And thank you Kathryn for letting me take over your blog and helping spread the word about my book! 🙂 Aw, I’ve made a good number of first timer fumbles. I hope my posts help you avoid them. 😉

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  8. Kourtney,

    I want to thank you so much for being a guest author on my blog. I love the support that I see for you across blogosphere, and it’s no different here.

    Your message in this post is perfect for all writers, both struggling and established. I think we all have to find that source of self-belief and never let go, because that really is what carries us through our careers. Self-belief will encourage us to keep going through the difficult times, to want to learn and improve and grow, and to continue on our journeys.Self-belief makes it possible to fight for our dreams.

    Awesome post!!

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    • Kathryn,

      Thank you! I really wanted to create a post that fit your blog’s themes and would slide in nicely. So glad you liked it!

      Terrific support here and across the blogosphere–makes me realize how many amazing people I have in my online world. 🙂

      Self doubt can paralyze us and decimate our confidence. Self-belief is so important but when you have professionals in the industry telling you something, it’s really tough not to internalize their words. That’s when we need to remember that long line of naysayers and join the line of people who think we can. 😉

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      • Support is huge. I didn’t think I ever “needed” writing friends, after all, a writer is a loner! But after I began my blogging journey and met so many wonderful people–all of whom are experiencing similar path twists, I realized how important it is to have a support system. People who “get” what I’m going through.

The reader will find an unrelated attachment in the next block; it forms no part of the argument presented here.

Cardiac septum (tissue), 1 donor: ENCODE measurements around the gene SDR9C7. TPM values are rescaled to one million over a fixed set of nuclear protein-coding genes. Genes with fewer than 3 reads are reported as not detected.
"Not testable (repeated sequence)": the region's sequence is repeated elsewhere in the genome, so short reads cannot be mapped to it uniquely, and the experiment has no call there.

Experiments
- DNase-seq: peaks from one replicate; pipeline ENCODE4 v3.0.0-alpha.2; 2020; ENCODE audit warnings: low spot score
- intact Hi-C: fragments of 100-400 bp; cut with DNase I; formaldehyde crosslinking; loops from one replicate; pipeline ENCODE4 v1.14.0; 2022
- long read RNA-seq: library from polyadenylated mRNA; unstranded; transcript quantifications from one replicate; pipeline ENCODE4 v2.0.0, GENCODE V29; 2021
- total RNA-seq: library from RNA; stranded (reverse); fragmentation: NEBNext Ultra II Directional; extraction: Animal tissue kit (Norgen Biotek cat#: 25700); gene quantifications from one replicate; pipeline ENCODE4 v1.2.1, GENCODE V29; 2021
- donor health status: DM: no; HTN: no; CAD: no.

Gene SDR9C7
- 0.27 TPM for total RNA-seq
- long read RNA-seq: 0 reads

That’s why your upswing has rung loud and clear in this little corner of our blogosphere. 🙂

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  9. This post has inspired me believe it or not. I am a novice writer and so I give you kudos for even trying to have your manuscript published. It’s a dog eat dog world out there, and so the competition is fierce. From what I know of publishers is that it’s not only about if you are a good writer but how commercial your writing is. If they can’t market you in what they see to be a money making machine, it may influence them not to take you on as a client. I know I’m in for a rough ride because I need help with editing my Novel, and once I get that done I plan to try my hand at query letters to publishing agencies. My gut feeling tells me to stay small and find indie publishers or go the self-publishing or e-publishing route, nowadays with the Internet you can be your own publishing house. Food for thought. Don’t give up on something you believe in.

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  10. It is a very tough industry to be a part of. You have to spend a lot of time working on your craft, networking with fellow writers and understanding how things work. I think great writing will be recognized. But it can take a long time. It’s awesome that there are opportunities to indie and self publish after a couple years of writing and revising and really perfecting your manuscript. Just so you are putting the absolute best book you can out there!

    Like